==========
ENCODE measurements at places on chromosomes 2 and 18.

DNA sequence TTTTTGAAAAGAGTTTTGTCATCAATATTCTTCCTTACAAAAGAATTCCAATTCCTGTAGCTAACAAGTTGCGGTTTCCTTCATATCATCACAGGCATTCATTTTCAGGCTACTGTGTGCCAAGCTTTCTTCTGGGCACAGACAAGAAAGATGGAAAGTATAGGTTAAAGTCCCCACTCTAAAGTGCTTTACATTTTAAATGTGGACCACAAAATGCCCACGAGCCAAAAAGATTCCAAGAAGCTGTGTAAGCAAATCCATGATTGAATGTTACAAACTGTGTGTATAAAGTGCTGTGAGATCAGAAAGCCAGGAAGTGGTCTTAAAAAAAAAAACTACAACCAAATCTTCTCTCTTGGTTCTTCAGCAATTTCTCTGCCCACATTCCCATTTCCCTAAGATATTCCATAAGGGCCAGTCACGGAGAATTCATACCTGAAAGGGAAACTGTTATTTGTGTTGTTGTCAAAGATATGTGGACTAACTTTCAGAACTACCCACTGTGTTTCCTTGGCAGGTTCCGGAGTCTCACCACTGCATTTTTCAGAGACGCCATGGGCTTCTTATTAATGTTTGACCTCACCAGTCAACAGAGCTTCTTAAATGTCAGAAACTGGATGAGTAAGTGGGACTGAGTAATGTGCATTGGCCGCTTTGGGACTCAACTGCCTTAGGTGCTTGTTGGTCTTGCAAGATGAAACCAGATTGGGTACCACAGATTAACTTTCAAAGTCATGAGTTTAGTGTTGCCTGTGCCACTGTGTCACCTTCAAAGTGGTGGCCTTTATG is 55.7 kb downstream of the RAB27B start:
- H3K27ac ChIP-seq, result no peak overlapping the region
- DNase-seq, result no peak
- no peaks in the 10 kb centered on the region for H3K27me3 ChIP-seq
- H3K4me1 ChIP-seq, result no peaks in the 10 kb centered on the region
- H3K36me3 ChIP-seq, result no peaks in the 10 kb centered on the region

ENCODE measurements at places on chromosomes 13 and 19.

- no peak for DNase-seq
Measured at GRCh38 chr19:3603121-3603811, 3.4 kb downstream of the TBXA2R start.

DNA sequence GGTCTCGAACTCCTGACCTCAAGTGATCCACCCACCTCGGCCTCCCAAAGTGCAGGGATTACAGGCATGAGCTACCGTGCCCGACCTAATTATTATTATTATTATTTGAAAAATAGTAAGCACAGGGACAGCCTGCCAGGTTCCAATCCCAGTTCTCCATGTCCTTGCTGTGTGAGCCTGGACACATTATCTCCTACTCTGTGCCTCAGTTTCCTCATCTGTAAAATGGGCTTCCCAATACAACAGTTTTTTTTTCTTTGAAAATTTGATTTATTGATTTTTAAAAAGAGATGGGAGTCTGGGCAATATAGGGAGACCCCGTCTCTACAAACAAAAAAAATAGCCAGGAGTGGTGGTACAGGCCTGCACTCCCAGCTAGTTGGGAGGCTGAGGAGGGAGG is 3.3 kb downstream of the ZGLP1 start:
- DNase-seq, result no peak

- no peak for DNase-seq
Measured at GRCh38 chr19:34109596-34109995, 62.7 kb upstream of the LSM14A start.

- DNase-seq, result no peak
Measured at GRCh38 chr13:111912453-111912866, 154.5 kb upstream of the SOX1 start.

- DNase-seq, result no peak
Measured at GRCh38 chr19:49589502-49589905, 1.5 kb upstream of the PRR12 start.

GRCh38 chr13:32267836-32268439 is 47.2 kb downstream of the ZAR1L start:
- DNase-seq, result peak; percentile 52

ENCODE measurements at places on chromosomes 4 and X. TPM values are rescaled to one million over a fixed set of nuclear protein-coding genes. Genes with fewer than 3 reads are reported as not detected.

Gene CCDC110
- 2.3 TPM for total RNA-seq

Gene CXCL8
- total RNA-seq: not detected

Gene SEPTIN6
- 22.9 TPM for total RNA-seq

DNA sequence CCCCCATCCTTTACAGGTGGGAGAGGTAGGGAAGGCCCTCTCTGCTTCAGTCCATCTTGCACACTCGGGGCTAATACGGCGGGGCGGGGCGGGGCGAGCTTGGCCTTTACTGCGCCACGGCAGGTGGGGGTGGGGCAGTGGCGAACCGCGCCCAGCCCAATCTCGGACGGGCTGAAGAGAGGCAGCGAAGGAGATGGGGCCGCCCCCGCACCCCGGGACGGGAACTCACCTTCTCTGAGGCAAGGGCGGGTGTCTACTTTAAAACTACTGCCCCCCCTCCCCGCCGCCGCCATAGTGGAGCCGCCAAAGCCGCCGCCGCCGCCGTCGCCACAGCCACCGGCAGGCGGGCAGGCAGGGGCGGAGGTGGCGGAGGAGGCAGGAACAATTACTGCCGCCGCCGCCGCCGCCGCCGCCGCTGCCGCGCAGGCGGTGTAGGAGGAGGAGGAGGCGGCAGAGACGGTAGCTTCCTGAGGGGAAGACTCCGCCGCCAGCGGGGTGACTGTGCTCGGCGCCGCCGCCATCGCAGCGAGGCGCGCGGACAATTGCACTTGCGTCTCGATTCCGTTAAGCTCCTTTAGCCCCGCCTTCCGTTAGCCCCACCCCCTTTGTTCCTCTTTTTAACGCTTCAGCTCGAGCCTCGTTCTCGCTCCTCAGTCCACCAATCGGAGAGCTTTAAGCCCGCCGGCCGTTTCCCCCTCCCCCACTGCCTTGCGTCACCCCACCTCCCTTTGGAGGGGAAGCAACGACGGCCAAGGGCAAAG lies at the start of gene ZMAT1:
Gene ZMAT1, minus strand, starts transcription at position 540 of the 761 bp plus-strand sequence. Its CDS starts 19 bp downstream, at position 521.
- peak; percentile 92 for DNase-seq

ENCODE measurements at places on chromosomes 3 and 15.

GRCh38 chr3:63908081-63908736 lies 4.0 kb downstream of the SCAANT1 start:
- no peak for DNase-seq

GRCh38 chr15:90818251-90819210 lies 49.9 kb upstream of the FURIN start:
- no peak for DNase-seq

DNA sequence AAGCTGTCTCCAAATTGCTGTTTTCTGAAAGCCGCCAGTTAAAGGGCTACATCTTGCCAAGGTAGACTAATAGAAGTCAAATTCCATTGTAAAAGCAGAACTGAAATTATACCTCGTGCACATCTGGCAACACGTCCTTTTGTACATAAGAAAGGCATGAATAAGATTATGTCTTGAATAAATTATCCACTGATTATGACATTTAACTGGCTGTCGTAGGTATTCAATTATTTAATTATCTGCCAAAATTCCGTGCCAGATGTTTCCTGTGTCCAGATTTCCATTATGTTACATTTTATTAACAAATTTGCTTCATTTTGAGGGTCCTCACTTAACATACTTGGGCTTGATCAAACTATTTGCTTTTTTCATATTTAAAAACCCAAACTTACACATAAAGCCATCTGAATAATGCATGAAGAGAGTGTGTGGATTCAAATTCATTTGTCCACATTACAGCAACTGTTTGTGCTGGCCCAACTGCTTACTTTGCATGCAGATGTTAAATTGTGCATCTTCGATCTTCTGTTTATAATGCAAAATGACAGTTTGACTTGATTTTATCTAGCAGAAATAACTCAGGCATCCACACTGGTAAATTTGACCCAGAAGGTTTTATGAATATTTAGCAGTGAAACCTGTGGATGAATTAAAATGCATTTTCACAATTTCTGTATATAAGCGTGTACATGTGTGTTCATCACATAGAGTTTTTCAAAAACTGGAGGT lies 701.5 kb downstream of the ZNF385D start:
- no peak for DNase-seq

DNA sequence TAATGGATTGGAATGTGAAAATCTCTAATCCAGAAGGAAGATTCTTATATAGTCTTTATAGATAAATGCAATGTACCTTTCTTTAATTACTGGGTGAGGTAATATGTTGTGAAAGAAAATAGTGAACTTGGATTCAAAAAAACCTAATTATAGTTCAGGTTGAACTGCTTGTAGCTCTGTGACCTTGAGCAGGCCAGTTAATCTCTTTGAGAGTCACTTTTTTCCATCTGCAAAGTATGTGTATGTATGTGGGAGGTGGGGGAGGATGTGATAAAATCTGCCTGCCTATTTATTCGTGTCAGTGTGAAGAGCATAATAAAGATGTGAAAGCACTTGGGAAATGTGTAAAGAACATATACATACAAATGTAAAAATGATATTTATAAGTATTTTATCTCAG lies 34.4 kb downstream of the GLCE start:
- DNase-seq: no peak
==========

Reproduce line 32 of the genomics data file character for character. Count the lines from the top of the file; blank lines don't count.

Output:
GRCh38 chr3:63908081-63908736 lies 4.0 kb downstream of the SCAANT1 start: